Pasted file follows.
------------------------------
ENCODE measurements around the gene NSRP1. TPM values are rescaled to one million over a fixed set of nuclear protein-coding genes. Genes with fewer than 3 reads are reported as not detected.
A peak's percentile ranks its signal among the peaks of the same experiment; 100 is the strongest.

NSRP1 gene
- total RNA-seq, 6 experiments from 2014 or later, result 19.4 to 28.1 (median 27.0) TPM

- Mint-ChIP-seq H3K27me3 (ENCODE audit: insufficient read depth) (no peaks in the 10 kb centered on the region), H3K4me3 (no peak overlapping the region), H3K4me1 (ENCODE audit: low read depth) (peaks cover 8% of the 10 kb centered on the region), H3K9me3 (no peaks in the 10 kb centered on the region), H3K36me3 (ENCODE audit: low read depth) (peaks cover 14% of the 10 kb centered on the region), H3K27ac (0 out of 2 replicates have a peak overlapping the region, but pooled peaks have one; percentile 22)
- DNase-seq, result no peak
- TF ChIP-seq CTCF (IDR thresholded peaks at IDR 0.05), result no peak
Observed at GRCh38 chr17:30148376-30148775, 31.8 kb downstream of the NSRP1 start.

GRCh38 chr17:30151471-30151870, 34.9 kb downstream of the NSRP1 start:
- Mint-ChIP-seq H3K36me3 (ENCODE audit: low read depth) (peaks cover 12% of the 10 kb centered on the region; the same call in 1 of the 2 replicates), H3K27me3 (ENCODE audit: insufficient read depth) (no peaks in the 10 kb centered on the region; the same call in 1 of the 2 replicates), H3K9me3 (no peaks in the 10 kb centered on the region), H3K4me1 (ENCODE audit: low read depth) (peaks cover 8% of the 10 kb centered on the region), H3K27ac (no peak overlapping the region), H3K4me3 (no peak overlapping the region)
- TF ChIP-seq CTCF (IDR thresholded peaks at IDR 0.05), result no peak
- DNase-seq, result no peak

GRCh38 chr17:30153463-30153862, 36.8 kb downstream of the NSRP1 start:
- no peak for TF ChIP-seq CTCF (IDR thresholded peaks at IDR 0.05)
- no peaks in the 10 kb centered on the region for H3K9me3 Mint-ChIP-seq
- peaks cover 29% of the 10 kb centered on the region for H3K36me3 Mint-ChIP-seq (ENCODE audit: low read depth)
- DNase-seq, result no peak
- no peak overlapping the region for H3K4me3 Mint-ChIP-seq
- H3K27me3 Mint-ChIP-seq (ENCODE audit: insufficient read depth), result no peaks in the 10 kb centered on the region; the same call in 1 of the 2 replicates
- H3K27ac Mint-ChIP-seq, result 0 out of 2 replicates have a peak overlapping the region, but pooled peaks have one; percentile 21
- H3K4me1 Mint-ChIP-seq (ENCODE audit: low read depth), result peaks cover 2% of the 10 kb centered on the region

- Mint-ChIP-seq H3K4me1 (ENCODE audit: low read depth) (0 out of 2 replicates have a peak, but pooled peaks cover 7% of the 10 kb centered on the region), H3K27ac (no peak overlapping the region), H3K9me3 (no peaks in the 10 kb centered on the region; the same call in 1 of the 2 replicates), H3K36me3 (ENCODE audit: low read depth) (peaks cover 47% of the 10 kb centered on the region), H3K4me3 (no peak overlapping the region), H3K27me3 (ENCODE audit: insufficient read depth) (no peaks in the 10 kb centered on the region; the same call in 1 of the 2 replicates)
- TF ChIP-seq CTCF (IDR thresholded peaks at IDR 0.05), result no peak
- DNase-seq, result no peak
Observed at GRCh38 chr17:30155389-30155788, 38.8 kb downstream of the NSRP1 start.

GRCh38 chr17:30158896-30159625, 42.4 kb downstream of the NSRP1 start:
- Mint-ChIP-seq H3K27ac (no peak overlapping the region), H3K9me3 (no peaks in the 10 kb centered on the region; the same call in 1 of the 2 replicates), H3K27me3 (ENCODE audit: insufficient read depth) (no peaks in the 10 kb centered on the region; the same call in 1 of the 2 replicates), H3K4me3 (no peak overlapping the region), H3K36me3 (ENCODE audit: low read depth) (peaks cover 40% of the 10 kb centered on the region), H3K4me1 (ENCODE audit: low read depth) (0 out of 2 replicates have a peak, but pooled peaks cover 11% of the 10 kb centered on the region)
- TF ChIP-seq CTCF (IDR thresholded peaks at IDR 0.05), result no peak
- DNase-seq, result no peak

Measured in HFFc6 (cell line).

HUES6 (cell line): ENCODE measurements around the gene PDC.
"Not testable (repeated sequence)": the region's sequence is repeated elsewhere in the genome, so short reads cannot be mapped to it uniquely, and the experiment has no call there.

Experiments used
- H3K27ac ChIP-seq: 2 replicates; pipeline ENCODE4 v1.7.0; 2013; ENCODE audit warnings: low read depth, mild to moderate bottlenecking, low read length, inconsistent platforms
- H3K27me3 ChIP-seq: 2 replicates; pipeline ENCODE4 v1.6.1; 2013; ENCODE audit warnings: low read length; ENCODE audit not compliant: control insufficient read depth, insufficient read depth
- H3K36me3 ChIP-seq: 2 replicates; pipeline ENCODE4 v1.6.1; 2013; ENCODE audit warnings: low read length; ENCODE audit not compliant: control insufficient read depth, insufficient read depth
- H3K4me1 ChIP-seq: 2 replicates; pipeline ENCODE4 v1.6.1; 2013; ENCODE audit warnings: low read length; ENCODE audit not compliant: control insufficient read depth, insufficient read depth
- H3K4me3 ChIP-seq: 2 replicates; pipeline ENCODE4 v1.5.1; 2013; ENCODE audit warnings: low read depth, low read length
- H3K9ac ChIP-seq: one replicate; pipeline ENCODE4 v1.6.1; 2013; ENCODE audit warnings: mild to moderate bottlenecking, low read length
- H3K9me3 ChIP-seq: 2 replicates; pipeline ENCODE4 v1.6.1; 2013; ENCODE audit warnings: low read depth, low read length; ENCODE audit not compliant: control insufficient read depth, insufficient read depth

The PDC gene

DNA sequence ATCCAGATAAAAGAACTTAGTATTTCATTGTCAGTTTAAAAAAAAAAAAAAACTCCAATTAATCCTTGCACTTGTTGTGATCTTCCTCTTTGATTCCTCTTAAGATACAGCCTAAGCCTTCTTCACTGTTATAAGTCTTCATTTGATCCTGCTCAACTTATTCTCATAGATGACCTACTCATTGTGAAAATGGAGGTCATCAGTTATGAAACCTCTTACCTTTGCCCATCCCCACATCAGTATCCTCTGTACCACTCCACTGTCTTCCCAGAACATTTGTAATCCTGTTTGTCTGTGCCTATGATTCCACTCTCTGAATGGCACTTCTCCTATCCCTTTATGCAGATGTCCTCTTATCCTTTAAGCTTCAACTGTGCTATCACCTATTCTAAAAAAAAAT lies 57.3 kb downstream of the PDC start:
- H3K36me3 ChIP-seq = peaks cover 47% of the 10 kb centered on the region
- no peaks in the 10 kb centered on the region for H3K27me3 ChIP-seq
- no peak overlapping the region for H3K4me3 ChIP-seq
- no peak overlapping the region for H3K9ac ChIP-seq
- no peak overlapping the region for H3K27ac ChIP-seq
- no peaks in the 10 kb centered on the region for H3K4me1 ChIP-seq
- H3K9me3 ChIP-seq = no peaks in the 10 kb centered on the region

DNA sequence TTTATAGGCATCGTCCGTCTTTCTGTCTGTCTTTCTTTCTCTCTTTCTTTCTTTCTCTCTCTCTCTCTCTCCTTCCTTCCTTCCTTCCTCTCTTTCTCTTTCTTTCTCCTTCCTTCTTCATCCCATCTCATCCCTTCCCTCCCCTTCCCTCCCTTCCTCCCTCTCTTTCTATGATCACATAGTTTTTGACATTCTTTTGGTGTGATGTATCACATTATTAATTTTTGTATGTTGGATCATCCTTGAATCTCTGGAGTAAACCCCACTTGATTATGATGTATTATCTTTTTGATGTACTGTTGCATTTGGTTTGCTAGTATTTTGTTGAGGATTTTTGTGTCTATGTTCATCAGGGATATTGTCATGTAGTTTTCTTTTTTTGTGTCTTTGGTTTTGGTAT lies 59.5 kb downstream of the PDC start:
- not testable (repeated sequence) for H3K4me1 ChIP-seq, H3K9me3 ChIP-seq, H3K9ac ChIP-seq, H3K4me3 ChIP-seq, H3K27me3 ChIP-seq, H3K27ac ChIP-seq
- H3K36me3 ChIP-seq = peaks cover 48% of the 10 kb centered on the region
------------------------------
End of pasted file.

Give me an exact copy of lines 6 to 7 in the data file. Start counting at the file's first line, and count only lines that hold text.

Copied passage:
- DNase-seq, result no peak
- TF ChIP-seq CTCF (IDR thresholded peaks at IDR 0.05), result no peak